Are we promoting child abuse?


As video of the sexual abuse incident began to spread like wildfire, the madrasa mufti fled the command post from where he freely abused his captive audience. His temporary disappearance sparked two major outrages that consumed the Pakistani nation for several days. First, whether he had been caught or not; and second, he must be quickly hung from a lamppost or thrown into Minar-e-Pakistan as an example for future sex offenders.

Such instinctive responses have little impact in reducing incidents of sexual abuse. On the contrary, they help dilute the real problem and keep things as bad as they always have been. Loud citizens don’t understand that situations don’t change through the number of likes, tweets, or expressions of disgust on social media. They change only through our understanding of their causes and our willingness to correct them.

Don’t our institutional mechanisms, infrastructure and policies provide an enabling environment for the crime of sexual abuse in general and child sexual abuse in particular? Let me state seven basic reasons why this heinous crime will continue to flourish.

First, the government has no data on the number, name or location of its 60% of children under six. It does not have any data on the number of madrasas nor on the teachers and students who are registered there. It does not have any data on the number of incidents of child abuse, other than those that can be reported by a private NGO.

Second, no attempt has been made to implement a formal policy for the protection of abused children in schools and madrasas across Pakistan.

Third, with 25 million children out of school and millions working as laborers in streets, homes and factories, we have created the perfect conditions and opportunities for child abuse.

Fourth, the employment laws and the Constitution actually “support” child labor by falsely defining “child” as a person under the age of 14.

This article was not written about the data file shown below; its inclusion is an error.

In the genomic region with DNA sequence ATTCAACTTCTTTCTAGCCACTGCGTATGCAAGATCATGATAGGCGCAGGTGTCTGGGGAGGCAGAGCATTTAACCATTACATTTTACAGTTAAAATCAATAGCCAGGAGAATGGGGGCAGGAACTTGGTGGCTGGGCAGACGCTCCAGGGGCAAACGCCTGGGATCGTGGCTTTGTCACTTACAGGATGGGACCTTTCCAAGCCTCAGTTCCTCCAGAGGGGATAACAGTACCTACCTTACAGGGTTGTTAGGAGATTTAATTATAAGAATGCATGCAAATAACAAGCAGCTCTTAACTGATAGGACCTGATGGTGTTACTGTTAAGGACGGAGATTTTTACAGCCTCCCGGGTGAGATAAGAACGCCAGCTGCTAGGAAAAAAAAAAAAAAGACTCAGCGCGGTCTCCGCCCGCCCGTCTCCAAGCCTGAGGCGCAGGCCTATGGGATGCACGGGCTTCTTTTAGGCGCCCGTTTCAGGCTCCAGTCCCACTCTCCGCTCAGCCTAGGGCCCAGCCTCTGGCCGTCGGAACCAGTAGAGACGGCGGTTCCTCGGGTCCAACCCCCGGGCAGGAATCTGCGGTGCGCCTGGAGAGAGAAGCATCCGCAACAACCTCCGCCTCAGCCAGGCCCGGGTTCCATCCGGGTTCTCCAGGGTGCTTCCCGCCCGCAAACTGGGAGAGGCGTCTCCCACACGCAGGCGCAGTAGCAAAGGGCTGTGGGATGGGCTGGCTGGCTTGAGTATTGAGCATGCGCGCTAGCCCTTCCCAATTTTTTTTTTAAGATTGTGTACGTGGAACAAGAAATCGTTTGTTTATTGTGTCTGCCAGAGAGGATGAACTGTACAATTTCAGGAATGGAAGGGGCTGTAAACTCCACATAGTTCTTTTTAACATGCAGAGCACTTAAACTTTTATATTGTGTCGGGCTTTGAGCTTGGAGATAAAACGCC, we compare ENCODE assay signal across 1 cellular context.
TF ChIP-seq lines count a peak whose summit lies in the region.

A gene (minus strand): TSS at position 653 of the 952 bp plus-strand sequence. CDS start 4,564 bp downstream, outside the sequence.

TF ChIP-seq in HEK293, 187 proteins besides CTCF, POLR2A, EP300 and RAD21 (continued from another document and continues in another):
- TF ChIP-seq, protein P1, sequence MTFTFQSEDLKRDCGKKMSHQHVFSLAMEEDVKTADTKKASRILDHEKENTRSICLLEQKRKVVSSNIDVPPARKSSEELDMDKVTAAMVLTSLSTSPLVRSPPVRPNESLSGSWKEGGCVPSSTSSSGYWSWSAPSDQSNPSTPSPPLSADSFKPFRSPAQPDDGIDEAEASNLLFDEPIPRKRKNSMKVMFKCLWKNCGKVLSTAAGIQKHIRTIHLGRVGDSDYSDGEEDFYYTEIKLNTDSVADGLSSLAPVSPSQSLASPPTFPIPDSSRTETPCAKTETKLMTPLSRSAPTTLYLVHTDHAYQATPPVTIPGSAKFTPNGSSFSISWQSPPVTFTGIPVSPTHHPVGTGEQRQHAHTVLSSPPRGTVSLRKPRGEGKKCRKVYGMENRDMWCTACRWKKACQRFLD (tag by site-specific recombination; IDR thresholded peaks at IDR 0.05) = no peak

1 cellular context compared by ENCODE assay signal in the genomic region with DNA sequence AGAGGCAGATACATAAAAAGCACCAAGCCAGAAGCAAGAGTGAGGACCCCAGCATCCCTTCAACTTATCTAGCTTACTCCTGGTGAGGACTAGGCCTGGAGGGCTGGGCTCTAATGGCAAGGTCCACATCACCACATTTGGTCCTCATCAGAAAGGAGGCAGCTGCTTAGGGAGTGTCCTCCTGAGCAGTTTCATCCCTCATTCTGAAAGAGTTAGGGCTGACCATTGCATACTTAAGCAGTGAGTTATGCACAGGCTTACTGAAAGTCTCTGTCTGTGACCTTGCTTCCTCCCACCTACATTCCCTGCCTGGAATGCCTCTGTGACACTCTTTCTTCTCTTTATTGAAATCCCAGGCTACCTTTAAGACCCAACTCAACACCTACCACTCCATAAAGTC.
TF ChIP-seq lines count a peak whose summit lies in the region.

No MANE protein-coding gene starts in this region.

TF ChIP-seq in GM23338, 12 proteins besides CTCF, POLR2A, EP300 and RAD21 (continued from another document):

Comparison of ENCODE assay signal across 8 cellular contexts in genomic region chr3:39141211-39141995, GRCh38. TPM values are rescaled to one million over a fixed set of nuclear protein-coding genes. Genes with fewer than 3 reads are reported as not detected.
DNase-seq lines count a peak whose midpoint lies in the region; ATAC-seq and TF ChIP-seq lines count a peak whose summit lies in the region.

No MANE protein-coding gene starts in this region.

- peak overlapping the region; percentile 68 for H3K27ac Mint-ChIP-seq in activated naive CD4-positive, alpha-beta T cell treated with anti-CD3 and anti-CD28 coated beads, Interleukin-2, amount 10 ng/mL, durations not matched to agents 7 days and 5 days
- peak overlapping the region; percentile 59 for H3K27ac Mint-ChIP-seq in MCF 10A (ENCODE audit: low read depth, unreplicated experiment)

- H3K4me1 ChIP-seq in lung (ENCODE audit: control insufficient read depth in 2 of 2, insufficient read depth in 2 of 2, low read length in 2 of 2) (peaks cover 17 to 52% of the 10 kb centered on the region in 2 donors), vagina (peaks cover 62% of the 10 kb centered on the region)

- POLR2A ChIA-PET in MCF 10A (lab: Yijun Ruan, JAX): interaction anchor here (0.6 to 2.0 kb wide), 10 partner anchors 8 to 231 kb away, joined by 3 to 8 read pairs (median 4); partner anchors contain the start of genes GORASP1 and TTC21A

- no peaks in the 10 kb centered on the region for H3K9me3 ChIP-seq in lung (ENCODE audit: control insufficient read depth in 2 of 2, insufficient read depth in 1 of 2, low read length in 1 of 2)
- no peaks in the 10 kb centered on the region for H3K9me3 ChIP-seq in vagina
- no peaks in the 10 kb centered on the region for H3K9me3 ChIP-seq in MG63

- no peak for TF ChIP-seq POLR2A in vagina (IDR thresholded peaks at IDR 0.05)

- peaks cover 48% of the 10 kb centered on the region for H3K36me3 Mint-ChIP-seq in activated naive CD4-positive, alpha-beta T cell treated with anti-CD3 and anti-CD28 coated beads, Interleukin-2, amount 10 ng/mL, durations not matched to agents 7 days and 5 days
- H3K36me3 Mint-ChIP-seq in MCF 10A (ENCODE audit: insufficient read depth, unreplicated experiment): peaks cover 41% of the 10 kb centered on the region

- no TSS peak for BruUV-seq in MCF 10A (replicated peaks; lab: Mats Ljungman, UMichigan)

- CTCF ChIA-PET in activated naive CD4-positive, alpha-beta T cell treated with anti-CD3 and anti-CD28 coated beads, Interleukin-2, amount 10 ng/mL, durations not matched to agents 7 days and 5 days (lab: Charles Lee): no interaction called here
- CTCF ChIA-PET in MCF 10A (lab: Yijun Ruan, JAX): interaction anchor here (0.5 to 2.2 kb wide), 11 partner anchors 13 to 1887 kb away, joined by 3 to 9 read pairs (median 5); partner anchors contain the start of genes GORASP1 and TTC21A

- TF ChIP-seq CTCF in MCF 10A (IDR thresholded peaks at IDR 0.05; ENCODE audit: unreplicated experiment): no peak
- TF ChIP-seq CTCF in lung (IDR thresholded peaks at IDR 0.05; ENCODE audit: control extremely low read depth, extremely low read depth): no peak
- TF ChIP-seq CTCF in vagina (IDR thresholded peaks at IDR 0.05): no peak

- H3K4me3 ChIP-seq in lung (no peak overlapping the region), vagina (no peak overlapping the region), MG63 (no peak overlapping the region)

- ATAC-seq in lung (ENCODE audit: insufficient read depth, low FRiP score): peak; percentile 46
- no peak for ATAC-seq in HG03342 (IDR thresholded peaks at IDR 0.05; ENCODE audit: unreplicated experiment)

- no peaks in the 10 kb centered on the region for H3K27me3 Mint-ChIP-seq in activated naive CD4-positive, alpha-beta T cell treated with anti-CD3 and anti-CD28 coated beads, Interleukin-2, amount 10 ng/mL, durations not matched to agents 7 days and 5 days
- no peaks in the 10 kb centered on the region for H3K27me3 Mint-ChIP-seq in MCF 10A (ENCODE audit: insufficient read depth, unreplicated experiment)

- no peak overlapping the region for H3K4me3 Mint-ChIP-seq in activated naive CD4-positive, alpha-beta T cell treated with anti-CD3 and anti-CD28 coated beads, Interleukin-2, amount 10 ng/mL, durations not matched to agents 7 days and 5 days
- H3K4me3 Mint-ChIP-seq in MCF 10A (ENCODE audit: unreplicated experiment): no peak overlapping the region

Fifth, child welfare organizations, boards and authorities in Pakistan are complex bureaucratic structures, jargonized and self-consumed. Anxious to operate at a sanitized “political” level, they have little capacity to influence situations on the ground.

Sixth, our failure to realize that extreme poverty forces people to force their children to work as domestic, commercial or minors is not a guess but a reality.

And finally, what trumps all other factors is the daily addition of 16,787 new children to a complex that is already cracking.

The tools and techniques needed to treat these causes are well known. They have, however, been systematically ignored. The formation of the already legally mandated organization, ZARRA, has been deliberately delayed. We do not want to monitor and control not only the programs but also the abusive practices that plague our seminars. We are unwilling to provide minimum wage and EOBI to our workforce, which keeps them enslaved, exploited and below the poverty line. We are misleading donors as well as our own people by making false statements such as “child labor is not allowed in Pakistan”.

Population, poverty and child abuse are inextricably linked. To quote Dr Pervez Hoodbhoy: “No one in government dares speak openly about population planning or contraceptives except by holding their breath and only after looking over their shoulder. Although Pakistan produces as many people as the State of Israel every two years, yet it abolished the population planning ministry a long time ago and replaced it with an obscure and non-functioning organization in every province. The children of Pakistan were not created to be abused. We can only reduce their pain and misery by addressing the harsh realities described in this article.

Posted in The Express Tribune, June 23rd, 2021.

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